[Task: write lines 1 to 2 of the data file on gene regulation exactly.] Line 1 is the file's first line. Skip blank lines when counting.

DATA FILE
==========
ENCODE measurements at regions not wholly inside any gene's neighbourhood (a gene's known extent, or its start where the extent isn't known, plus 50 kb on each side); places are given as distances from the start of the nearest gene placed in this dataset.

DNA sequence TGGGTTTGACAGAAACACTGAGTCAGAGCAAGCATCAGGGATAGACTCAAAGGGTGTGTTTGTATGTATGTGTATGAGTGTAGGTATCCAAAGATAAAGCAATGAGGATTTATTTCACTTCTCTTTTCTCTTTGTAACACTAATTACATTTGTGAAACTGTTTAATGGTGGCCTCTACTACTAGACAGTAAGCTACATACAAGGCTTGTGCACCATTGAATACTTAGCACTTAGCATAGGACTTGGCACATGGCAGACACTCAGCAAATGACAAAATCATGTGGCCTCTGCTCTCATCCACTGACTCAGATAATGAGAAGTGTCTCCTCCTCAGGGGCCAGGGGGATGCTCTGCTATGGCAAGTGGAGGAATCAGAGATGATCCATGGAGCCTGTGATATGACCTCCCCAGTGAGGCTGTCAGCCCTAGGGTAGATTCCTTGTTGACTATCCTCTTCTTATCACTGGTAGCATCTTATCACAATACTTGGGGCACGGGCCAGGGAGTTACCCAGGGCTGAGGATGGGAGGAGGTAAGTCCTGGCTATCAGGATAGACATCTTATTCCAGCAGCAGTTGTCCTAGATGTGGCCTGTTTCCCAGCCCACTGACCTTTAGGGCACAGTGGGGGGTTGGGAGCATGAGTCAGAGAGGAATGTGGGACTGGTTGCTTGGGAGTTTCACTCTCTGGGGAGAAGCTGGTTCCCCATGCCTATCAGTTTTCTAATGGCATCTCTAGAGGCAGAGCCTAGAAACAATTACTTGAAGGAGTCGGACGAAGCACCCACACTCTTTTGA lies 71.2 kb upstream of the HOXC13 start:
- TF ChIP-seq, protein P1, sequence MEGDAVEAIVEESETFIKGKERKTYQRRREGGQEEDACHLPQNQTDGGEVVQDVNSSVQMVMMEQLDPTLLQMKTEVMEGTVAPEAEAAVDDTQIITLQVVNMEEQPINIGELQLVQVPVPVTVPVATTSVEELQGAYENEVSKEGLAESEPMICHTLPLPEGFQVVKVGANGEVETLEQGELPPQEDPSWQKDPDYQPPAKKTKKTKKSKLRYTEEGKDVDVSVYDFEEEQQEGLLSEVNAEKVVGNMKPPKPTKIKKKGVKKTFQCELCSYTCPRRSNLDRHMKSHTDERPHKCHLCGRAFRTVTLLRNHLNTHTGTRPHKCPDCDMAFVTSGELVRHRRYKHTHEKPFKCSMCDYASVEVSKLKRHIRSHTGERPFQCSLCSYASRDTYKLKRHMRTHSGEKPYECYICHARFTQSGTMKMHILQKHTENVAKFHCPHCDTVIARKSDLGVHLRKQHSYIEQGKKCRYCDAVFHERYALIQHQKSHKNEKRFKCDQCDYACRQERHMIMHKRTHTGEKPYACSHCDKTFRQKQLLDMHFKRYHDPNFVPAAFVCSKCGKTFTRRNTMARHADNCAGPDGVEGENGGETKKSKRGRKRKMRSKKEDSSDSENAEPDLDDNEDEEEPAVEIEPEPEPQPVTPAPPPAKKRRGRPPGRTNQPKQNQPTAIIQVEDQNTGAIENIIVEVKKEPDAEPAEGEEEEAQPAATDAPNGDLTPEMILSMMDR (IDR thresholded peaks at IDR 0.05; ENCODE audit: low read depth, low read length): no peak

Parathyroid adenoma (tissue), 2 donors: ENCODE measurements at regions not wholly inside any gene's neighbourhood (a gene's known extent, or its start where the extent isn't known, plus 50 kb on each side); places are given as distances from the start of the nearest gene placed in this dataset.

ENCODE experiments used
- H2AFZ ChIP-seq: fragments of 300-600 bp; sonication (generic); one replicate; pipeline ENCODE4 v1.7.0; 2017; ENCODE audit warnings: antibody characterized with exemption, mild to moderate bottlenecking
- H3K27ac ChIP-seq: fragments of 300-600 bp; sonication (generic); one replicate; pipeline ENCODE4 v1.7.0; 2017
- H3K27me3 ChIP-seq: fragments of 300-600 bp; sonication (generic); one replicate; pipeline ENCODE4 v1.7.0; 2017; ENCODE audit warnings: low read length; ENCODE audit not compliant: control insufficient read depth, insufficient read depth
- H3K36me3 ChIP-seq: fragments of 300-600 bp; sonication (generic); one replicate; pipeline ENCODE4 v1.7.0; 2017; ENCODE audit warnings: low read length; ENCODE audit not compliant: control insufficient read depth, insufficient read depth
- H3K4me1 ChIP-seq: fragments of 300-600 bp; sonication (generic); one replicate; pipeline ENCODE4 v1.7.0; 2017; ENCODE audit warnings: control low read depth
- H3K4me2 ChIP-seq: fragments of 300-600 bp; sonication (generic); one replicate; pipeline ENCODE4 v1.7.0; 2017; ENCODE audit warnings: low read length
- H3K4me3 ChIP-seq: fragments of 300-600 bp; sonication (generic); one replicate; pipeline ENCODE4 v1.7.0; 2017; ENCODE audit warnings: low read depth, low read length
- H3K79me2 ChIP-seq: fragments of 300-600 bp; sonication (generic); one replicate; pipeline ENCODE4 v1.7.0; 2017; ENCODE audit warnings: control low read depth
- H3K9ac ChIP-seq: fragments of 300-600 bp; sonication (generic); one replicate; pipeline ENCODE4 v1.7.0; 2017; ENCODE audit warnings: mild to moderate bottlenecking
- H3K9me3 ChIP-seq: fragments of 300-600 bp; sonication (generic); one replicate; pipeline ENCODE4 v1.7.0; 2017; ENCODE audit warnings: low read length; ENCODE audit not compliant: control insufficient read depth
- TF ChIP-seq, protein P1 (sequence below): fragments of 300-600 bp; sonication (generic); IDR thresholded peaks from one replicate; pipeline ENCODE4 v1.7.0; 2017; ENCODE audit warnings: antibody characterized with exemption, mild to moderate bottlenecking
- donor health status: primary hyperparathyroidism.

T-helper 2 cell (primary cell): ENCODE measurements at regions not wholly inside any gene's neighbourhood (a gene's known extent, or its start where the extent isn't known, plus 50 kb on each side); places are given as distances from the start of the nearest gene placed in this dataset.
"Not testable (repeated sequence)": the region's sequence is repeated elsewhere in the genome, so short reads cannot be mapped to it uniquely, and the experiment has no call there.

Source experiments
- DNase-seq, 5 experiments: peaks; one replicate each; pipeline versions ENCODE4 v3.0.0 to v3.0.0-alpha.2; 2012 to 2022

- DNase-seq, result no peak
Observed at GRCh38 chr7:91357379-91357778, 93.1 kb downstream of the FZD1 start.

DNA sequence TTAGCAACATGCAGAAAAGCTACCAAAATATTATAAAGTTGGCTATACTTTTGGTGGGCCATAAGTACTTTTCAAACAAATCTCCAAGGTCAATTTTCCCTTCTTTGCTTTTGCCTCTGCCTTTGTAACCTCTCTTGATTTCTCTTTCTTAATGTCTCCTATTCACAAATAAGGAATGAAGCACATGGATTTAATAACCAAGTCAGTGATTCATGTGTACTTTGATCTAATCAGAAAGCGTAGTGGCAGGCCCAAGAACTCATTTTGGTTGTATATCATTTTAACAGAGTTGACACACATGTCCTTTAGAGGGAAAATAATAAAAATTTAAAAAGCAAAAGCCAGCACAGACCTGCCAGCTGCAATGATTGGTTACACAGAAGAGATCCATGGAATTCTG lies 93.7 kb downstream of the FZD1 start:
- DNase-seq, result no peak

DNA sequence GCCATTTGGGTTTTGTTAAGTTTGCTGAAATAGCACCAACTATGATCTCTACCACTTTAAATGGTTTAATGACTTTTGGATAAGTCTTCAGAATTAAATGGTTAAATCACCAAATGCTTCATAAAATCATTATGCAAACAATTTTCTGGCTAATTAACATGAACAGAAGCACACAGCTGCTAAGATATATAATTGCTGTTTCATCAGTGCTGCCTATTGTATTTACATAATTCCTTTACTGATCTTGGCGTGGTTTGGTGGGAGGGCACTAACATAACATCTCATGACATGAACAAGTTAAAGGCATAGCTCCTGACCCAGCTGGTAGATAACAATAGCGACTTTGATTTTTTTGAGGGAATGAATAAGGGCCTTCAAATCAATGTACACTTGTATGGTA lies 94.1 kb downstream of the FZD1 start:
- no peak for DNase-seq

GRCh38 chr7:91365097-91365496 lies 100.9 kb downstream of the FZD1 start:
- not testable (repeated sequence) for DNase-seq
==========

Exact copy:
ENCODE measurements at regions not wholly inside any gene's neighbourhood (a gene's known extent, or its start where the extent isn't known, plus 50 kb on each side); places are given as distances from the start of the nearest gene placed in this dataset.

DNA sequence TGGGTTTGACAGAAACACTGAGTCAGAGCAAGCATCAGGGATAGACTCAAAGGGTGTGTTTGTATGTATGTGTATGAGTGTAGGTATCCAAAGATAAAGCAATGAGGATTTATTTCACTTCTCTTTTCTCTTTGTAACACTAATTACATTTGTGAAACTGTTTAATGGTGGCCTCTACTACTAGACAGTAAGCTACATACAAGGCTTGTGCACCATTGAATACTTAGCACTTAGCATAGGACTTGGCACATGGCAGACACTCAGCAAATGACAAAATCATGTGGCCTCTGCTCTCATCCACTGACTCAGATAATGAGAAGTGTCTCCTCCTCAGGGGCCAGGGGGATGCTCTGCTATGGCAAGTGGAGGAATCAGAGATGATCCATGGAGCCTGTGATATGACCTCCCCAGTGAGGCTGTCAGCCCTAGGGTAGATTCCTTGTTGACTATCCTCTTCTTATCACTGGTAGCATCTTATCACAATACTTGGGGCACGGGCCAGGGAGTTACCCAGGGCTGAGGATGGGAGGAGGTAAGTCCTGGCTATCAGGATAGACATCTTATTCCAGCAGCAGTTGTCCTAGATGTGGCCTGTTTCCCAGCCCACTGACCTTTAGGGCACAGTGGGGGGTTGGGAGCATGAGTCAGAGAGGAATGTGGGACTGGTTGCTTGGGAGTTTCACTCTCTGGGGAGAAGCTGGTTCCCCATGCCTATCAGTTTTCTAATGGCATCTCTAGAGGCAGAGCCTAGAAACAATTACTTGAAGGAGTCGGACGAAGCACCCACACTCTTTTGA lies 71.2 kb upstream of the HOXC13 start: